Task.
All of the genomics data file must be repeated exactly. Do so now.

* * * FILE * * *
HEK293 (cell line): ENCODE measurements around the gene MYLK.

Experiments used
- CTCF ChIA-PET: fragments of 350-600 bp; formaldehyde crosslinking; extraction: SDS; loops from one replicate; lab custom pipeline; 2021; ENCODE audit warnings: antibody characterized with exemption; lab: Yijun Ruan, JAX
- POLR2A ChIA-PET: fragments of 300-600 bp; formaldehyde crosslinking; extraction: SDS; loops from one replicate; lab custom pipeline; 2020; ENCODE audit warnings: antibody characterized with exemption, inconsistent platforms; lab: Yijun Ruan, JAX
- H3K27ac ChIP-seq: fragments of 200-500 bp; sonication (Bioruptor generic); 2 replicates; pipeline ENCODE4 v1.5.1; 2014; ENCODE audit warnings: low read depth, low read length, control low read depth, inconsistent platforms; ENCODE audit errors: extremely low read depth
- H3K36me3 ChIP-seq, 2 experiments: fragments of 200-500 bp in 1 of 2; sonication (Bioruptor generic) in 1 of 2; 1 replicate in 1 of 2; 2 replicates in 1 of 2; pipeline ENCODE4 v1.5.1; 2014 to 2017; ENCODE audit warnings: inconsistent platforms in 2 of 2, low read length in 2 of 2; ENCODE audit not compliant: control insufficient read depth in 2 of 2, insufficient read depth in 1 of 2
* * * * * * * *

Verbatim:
HEK293 (cell line): ENCODE measurements around the gene MYLK.

Experiments used
- CTCF ChIA-PET: fragments of 350-600 bp; formaldehyde crosslinking; extraction: SDS; loops from one replicate; lab custom pipeline; 2021; ENCODE audit warnings: antibody characterized with exemption; lab: Yijun Ruan, JAX
- POLR2A ChIA-PET: fragments of 300-600 bp; formaldehyde crosslinking; extraction: SDS; loops from one replicate; lab custom pipeline; 2020; ENCODE audit warnings: antibody characterized with exemption, inconsistent platforms; lab: Yijun Ruan, JAX
- H3K27ac ChIP-seq: fragments of 200-500 bp; sonication (Bioruptor generic); 2 replicates; pipeline ENCODE4 v1.5.1; 2014; ENCODE audit warnings: low read depth, low read length, control low read depth, inconsistent platforms; ENCODE audit errors: extremely low read depth
- H3K36me3 ChIP-seq, 2 experiments: fragments of 200-500 bp in 1 of 2; sonication (Bioruptor generic) in 1 of 2; 1 replicate in 1 of 2; 2 replicates in 1 of 2; pipeline ENCODE4 v1.5.1; 2014 to 2017; ENCODE audit warnings: inconsistent platforms in 2 of 2, low read length in 2 of 2; ENCODE audit not compliant: control insufficient read depth in 2 of 2, insufficient read depth in 1 of 2